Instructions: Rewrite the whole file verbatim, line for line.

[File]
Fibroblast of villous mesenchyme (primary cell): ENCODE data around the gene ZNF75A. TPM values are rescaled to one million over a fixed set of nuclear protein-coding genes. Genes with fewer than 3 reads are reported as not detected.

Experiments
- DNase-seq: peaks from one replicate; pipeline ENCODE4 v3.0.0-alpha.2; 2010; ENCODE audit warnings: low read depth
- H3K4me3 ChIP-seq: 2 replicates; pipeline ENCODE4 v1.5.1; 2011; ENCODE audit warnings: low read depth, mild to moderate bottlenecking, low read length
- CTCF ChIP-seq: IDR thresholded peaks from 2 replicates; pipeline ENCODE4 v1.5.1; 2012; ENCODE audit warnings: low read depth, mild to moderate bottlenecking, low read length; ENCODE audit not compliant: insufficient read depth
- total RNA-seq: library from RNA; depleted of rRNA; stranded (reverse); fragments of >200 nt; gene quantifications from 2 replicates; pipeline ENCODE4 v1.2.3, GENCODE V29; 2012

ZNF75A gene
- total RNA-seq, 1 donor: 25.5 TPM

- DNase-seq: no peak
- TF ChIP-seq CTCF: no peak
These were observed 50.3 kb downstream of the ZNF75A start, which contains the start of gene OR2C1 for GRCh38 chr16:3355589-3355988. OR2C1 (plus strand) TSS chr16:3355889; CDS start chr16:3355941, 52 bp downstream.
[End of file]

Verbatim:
Fibroblast of villous mesenchyme (primary cell): ENCODE data around the gene ZNF75A. TPM values are rescaled to one million over a fixed set of nuclear protein-coding genes. Genes with fewer than 3 reads are reported as not detected.

Experiments
- DNase-seq: peaks from one replicate; pipeline ENCODE4 v3.0.0-alpha.2; 2010; ENCODE audit warnings: low read depth
- H3K4me3 ChIP-seq: 2 replicates; pipeline ENCODE4 v1.5.1; 2011; ENCODE audit warnings: low read depth, mild to moderate bottlenecking, low read length
- CTCF ChIP-seq: IDR thresholded peaks from 2 replicates; pipeline ENCODE4 v1.5.1; 2012; ENCODE audit warnings: low read depth, mild to moderate bottlenecking, low read length; ENCODE audit not compliant: insufficient read depth
- total RNA-seq: library from RNA; depleted of rRNA; stranded (reverse); fragments of >200 nt; gene quantifications from 2 replicates; pipeline ENCODE4 v1.2.3, GENCODE V29; 2012

ZNF75A gene
- total RNA-seq, 1 donor: 25.5 TPM

- DNase-seq: no peak
- TF ChIP-seq CTCF: no peak
These were observed 50.3 kb downstream of the ZNF75A start, which contains the start of gene OR2C1 for GRCh38 chr16:3355589-3355988. OR2C1 (plus strand) TSS chr16:3355889; CDS start chr16:3355941, 52 bp downstream.